I have 900+ feet across the front of our property that we are current doing this to. Mainly to give us more privacy and to block the view of cars gong by and they noise... It amazes me how much people slow way down and stare at our place. We are considered the "new " people since weve only been here a little over a year, so if we add a coop, or put in fenceline everyone slows down to see our progress. Weve had people actually PULL IN to ask what we are building... When we were putting up the shop everyone would stop by to ask where we got it, is it hard to put up etc.... Makes it hard to get much done on a weekend let me tell you LOL Seriously I can easily cause a pile up on this road by adding something like a shop door, or paint something a new color Its rather funny.
ALso check into what your friends and neighbors have growing... Any small trees they may not want, or bushes etc. I just dug up over 100 pine and cedar trees that a friend needed cleared. He would have used a tractor and just smooshed them. This time of year the ground is good and wet, its easy to pop them out and plant them at your place. The tallest I was able to get without breaking the main tap root was 5 ft tall pine... The cedars have an extensive root system so you cant dig them up less they are smaller... My policy is if it grows its mine... No oleandor or poisonous stuff of course. I started out with 4 trees, Not counting the 100 new ones I am up to 60 + various trees and bushes now :) I intend on having a forest :)
 

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quietstar said:
Clumping Bamboo....Non invasive, blocks sight and sound, grows fast and larger types will provide handy materials for plant stakes,fencing, etc. Glen
BCR said:
Bamboo planting was a HUGE mistake for us.
Yes, BCR - but you didn't use Clumping Bamboo. The difference between the commonly feared (and rightfully so) running bamboo and clumping bamboo is real. The usual fear reaction to running bamboo is reasonable and justified, and the usual assumption that there IS NO clumping bamboo because ALL bamboo MUST BE the same as that horrible running bamboo is certainly common.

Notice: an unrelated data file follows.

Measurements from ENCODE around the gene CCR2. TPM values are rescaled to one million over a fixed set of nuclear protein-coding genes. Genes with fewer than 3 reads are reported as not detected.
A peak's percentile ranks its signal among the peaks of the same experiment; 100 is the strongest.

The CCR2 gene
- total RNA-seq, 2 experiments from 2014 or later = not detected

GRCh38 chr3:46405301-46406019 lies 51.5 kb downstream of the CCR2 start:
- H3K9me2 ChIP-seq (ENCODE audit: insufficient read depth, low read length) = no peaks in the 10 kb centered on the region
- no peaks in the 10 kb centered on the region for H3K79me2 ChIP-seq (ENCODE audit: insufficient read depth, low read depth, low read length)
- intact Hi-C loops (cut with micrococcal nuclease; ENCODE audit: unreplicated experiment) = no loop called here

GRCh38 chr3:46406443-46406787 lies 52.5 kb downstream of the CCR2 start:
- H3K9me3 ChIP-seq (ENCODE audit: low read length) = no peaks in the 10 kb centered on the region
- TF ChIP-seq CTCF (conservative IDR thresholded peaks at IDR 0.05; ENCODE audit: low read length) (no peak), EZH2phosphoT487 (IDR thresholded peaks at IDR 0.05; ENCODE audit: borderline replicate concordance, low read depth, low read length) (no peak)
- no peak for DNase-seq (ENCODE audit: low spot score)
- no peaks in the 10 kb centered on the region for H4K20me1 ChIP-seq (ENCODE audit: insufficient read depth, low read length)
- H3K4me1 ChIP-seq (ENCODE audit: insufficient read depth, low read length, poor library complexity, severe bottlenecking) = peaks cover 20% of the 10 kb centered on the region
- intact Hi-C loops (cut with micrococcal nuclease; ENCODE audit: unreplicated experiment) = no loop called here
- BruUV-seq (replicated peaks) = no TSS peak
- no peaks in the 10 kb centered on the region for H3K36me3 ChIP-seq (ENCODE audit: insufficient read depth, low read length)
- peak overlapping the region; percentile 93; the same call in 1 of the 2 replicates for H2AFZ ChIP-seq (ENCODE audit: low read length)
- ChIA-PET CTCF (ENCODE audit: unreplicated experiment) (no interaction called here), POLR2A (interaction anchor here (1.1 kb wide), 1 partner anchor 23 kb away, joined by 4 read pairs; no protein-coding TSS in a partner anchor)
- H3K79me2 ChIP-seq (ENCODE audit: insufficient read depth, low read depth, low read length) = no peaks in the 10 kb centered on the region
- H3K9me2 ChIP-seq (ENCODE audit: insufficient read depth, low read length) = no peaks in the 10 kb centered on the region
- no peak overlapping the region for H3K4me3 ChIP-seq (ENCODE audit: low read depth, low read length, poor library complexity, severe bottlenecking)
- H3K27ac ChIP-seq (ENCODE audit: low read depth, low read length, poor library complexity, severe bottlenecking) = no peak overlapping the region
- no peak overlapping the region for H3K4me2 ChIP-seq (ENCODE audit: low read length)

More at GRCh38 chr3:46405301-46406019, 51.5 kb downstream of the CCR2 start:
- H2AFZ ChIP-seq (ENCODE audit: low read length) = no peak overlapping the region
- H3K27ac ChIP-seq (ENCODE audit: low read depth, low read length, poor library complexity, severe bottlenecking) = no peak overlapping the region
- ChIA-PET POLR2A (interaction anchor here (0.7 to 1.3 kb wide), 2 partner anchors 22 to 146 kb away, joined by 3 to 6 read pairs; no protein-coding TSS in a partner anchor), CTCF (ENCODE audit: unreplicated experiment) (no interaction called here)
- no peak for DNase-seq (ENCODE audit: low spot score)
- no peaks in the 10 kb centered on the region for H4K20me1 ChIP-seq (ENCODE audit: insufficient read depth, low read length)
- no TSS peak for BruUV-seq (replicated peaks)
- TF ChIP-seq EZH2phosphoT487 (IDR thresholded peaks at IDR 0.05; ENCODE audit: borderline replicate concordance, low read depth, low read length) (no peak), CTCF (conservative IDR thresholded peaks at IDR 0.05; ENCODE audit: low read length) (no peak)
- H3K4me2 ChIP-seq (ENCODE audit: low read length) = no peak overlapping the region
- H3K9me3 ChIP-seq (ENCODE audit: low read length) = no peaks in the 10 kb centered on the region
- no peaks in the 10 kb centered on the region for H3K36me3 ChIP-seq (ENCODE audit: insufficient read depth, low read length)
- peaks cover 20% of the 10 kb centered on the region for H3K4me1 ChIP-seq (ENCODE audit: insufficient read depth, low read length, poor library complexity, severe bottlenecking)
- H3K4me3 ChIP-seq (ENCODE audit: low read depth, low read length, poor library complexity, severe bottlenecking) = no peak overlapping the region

But unjustified.


Clumping bamboo, if you can find a variety that will work in your climate (and there ARE varieties that can work from tropical to horrible frigid frozen Chinese winters) is definitely worth knowing about.
 

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Don...Thanks for your informed post about Bamboo, BCR just leaped to a wrong conclusion. Clumping Bamboo has outstanding qualities as a sound and vision barrier and is NOT invasive! Running Bamboo is not a danger to wise land owners. Not a super plant, it will die out if mowed to the ground constantly. The best and most intellegent control is water surround and regular harvest of all the tasty, tender shoots for stir fry....Those of us in the know enjoy...Glen
 

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....or you can surround it by grazing animals. Under those conditions, even running bamboo needs protection. A good fence and it will be contained to a twenty-foot clump whose areas are outside (inside?) the reach of a cows or donkeys teeth.
 

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Don and Glen, I can imagine clumping bamboo is a wonderful thing. I have never known anyone that grew it so I cannot comment on clumping bamboo.

Running bamboo is a nuisance and a poor choice for longterm growing. I think that was an interesting comment about "wise land owners" Glen. How long have you grown it?

Roughly 12 years ago we planted running bamboo. I know that is what it is NOW, but then I was told it wouldn't be hard to contain at all. Just mow it my friend said. Just plant a deep barrier around the plants another said. Easy to contain if there are deer around a third agreed. A fourth not-so-much-a-friend said not to plant it. So, we ignored him and we planted a line along an edge of our property (15 feet inside our boundary) that stretched for 200 yards.